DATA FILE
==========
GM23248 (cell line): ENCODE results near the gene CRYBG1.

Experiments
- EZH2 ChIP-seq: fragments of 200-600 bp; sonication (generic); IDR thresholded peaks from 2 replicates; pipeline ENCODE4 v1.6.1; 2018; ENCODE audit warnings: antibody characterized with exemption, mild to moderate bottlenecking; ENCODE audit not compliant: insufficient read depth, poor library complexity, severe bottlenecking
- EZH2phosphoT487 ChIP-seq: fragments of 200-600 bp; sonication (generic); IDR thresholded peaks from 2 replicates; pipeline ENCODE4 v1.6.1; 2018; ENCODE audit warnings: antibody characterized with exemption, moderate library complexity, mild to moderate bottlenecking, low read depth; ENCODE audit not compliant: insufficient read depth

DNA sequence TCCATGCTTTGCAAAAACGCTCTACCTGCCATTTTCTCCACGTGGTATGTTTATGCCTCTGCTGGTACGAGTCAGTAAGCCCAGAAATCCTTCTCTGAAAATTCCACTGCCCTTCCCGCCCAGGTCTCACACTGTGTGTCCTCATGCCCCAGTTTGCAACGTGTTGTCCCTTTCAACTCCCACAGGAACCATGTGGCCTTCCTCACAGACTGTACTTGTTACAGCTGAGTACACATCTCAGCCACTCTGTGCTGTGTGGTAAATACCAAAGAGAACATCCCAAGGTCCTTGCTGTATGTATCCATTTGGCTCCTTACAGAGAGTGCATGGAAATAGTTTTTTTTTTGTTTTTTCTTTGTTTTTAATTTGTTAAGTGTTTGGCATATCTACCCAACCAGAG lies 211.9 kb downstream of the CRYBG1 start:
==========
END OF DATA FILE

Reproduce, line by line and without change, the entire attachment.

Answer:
GM23248 (cell line): ENCODE results near the gene CRYBG1.

Experiments
- EZH2 ChIP-seq: fragments of 200-600 bp; sonication (generic); IDR thresholded peaks from 2 replicates; pipeline ENCODE4 v1.6.1; 2018; ENCODE audit warnings: antibody characterized with exemption, mild to moderate bottlenecking; ENCODE audit not compliant: insufficient read depth, poor library complexity, severe bottlenecking
- EZH2phosphoT487 ChIP-seq: fragments of 200-600 bp; sonication (generic); IDR thresholded peaks from 2 replicates; pipeline ENCODE4 v1.6.1; 2018; ENCODE audit warnings: antibody characterized with exemption, moderate library complexity, mild to moderate bottlenecking, low read depth; ENCODE audit not compliant: insufficient read depth

DNA sequence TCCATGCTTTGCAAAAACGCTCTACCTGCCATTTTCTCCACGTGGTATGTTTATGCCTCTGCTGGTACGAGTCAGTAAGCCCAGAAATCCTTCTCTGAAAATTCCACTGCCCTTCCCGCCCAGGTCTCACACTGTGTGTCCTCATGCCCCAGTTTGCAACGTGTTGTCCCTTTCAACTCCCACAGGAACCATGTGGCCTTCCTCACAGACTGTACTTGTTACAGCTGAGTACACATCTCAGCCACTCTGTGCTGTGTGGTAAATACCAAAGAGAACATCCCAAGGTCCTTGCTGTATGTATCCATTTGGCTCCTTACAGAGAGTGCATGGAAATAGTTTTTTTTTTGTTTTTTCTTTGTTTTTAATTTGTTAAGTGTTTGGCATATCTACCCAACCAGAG lies 211.9 kb downstream of the CRYBG1 start: